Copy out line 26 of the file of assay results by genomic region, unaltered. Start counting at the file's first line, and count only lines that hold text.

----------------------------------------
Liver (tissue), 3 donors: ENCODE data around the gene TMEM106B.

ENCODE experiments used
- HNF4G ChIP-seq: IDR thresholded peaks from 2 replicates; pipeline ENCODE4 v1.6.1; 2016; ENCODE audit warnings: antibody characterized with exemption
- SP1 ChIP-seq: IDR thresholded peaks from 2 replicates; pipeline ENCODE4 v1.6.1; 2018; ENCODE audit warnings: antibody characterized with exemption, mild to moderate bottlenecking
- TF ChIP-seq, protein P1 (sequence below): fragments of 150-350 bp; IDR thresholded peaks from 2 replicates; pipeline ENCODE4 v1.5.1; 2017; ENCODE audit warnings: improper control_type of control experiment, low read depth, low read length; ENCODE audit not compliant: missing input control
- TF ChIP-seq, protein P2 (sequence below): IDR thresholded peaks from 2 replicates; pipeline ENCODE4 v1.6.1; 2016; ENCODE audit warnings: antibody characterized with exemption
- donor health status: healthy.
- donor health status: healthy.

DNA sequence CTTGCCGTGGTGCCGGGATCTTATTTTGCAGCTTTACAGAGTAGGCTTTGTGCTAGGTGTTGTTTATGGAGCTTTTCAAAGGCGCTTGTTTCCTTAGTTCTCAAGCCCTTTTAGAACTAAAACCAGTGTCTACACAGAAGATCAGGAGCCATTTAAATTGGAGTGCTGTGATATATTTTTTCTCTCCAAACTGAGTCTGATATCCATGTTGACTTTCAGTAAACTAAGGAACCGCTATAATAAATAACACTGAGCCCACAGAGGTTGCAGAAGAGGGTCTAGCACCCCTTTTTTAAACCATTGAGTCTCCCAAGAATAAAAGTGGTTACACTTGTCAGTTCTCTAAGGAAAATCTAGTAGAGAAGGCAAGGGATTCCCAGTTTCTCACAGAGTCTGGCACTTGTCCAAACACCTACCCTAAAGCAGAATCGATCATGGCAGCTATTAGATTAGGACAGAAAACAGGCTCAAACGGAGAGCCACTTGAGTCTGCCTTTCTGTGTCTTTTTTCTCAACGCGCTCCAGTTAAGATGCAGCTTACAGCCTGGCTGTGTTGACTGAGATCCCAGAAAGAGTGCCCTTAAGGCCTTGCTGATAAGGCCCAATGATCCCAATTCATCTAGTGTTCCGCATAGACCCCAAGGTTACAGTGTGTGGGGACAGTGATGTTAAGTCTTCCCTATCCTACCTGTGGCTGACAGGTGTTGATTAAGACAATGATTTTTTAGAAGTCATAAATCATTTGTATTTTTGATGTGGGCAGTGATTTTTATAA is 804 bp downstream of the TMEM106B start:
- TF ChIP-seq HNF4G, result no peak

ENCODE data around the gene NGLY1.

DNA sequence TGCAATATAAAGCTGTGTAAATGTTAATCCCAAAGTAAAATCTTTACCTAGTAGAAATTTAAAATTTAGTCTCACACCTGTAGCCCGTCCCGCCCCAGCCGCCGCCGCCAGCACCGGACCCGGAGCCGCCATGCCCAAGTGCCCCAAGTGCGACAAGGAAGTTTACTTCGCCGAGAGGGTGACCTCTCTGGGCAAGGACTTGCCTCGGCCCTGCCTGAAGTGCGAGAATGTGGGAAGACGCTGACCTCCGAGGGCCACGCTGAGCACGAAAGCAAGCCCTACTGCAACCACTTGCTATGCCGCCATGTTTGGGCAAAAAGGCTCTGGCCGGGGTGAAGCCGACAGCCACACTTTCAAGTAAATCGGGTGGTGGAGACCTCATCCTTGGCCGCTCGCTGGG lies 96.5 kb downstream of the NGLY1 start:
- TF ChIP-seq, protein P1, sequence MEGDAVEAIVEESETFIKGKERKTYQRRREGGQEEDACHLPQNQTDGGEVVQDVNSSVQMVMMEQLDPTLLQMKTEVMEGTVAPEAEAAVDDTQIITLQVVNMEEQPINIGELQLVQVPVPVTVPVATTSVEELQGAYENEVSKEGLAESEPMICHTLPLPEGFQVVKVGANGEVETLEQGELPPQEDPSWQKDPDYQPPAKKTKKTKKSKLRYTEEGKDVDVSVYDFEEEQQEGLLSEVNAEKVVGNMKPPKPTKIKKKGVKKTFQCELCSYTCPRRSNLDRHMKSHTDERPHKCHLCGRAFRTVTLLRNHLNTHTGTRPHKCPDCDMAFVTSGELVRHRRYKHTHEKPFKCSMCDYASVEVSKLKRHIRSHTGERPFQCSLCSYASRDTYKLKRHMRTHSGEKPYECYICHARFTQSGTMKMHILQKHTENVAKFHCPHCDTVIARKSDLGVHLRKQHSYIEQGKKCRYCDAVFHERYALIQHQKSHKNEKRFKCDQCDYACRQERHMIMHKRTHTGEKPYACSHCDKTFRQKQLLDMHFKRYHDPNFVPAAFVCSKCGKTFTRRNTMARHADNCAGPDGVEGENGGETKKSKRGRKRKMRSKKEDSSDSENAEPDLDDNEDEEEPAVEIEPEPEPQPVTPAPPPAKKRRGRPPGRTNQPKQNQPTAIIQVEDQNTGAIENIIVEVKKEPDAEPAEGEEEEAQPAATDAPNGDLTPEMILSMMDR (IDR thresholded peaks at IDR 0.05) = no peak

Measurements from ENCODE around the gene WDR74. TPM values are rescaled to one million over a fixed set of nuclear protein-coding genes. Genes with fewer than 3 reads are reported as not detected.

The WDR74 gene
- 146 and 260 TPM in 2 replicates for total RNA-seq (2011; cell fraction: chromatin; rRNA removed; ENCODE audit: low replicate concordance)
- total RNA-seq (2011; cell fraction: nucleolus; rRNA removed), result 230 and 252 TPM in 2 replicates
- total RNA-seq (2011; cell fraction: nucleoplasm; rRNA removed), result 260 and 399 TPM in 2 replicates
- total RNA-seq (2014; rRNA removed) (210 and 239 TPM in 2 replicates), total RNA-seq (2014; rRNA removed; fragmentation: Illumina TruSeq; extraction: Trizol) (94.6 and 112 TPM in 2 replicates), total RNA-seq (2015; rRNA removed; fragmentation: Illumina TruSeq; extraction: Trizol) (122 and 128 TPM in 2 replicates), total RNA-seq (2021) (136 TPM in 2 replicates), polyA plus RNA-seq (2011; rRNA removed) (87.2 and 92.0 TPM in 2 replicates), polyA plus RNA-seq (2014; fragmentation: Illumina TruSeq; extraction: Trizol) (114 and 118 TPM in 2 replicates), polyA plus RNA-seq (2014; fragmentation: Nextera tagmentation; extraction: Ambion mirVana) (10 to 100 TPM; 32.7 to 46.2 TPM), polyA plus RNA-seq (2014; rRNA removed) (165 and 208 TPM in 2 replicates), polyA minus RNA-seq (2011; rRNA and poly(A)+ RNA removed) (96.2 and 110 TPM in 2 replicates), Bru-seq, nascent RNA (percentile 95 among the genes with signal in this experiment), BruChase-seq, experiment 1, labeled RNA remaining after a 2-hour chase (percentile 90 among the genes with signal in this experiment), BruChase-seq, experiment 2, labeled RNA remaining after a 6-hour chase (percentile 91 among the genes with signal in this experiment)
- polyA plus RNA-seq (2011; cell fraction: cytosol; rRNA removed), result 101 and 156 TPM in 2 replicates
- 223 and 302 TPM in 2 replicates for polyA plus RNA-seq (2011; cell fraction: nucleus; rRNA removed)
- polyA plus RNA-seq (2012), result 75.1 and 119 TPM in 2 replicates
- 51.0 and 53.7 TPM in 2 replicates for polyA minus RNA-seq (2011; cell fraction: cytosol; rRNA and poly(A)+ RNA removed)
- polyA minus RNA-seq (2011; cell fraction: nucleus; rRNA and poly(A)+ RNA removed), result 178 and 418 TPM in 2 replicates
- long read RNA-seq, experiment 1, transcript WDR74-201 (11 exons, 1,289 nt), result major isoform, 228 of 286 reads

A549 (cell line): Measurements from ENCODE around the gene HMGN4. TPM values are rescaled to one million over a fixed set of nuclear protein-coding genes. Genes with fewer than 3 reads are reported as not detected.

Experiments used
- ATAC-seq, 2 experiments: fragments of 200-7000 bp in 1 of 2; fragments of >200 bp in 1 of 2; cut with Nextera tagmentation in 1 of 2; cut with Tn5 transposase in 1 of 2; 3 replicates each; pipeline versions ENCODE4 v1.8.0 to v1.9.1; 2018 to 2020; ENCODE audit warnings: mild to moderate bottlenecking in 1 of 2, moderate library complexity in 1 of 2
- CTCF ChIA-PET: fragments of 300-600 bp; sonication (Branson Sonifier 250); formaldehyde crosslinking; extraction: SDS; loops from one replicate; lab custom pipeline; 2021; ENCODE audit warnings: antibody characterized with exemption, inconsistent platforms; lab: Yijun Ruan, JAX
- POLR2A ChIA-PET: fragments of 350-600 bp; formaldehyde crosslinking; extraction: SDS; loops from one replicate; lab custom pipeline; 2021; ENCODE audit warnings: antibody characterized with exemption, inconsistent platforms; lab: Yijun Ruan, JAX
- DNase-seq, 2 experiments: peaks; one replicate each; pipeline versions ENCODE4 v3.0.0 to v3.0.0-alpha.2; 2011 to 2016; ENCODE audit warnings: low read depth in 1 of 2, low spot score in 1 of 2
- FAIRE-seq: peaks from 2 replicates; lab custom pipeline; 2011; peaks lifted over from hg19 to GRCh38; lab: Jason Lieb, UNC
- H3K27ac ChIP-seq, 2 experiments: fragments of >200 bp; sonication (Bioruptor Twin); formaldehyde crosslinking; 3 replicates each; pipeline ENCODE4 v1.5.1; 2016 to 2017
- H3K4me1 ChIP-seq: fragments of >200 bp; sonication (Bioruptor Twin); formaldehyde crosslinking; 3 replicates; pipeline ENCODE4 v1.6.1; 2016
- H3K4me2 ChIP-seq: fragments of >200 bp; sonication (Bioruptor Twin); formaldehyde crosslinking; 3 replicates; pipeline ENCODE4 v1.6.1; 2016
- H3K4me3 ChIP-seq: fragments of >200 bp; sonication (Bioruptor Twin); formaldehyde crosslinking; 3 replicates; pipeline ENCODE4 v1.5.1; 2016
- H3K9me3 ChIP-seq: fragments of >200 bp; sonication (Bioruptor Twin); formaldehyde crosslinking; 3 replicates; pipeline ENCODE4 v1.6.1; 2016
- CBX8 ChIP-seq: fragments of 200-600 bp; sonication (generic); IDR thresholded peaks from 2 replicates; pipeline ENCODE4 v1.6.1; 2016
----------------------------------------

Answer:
A549 (cell line): Measurements from ENCODE around the gene HMGN4. TPM values are rescaled to one million over a fixed set of nuclear protein-coding genes. Genes with fewer than 3 reads are reported as not detected.